Traditional television shows rarely hit one “outta the park” with pilot hours. In some cases, networks have been known to ask producers to retool a first episode, occasionally even recasting major players as the chosen ensemble doesn’t seem to be working. Frankly, there’s a lot of ground to be covered in most first hours as storytellers have only so much screen time to introduce the cast, the world, and its related circumstances. Heck, even the original Star Trek endured the unimaginable for its day as NBC gave Roddenberry another shot to get the show right (their words, not mine) by suggesting he try again with a second pilot, one which met with their expectations. To make matters worse, the peacock network’s suits even suggested that Roddenberry drop the Spock character completely, a sentiment he (thankfully) disagreed with and persisted. Were viewers required to decide whether or not a show should last based entirely on a premiere, dare I suggest that a good many of TV’s best shows might not have survived a first season?
In order to perhaps entice the kind of response CBS desired, it’s pretty clear that “The Vulcan Hello” pulled out all of the stops, dishing out the kind of epic, cinematic feel one rarely sees on the small screen. The audience was treated to some solid, expansive cinematography, much of which was obviously enhanced with the latest and greatest CGI (computer-generated imagery) along with a pulse-pounding pace necessary to reel viewers in to the conflict, but – despite all of the posturing – very little of “Hello” made much narrative sense.
The risk any storyteller takes in trying to divulge too much too fast is that all of the exposition ends up feeling more than a bit clunky. Granted, the script from Bryan Fuller (an admitted die-hard Trekkie who vacated the project not long after it began) and Alex Kurtzman (an admitted hater of all Things traditionally considered Star Trek) covers a lot of ground with relative ease thanks to David Semel’s direction (which amounted to a lot of quick, flashy dialogue and heavily tilted camera angles); but Discovery feels like something joined “in progress” wherein the onscreen participants clearly know where it’s all heading and they’re trying very hard to keep those reveals secret.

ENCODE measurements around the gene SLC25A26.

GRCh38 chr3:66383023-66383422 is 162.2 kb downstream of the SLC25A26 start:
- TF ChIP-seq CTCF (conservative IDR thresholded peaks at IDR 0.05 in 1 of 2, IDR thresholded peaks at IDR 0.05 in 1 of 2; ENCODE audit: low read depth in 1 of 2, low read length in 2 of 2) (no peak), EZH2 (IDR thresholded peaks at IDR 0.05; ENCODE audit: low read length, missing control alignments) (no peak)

There’s almost an insistency inherent with the roughly sixty minutes that implies, “Just go with it, and you’ll like where we take you,” or maybe it’s more simply stated as “Trust us.” The story – what little there is – keeps spooling whether you understood what just happened or not. “Don’t ask about the Klingons. Don’t ask what we’re doing with their dead.” All the while, the cast and crew are hoping you don’t ask how it was their communicators couldn’t work in that storm blowing in throughout the episode’s opening sequence while expecting you to unquestionably accept that the ship’s navigator was simply watching (from space!) the captain and her first officer walking about a planet’s surface!
“See what we did there? Didn’t it look nice?”
Uh … why did the captain know what she was doing and her first officer didn’t? With that storm bearing down on them, how could she NOT notice they were walking in a circle?
“Don’t look over there, but look over here!”
Well … maybe … but I still didn’t believe it.
See, Discovery had no sense of humanity. In its place, the showrunners have substituted conflict; and I suspect that they’re hoping conflict will serve as a reasonable substitute. It might – it certainly worked for Syfy’s retooling of the classic Battlestar Galactica on their network, but Syfy didn’t ask viewers to pay extra in order to explore theirs. (Yes, you were already paying for cable, but you get my drift.)
All of this said, I could still make an argument that Discovery will likely improve.
As I mentioned above, first episodes have an unforgiving amount of terrain to cover, and many of my qualms might very well have been cleared up in Episode 2 (for all I know). Plus, the show has a terrifically gifted cast, and I suspect they’re working hard behind-the-scenes to keep each other and their writers on their toes. Lastly, I noticed in the credits that Akiva Goldsman is part of the writing and production staff; and there are few creative folks working in the industry today who can do with a show what Goldsman can. (See Fox TV’s Fringe for an indication, if you’re really interested.)
So even though it’s first hour didn’t impress me, I’m thrilled that Star Trek is back. Let’s just hope that the suits at Paramount can finally figure out what it’s supposed to be.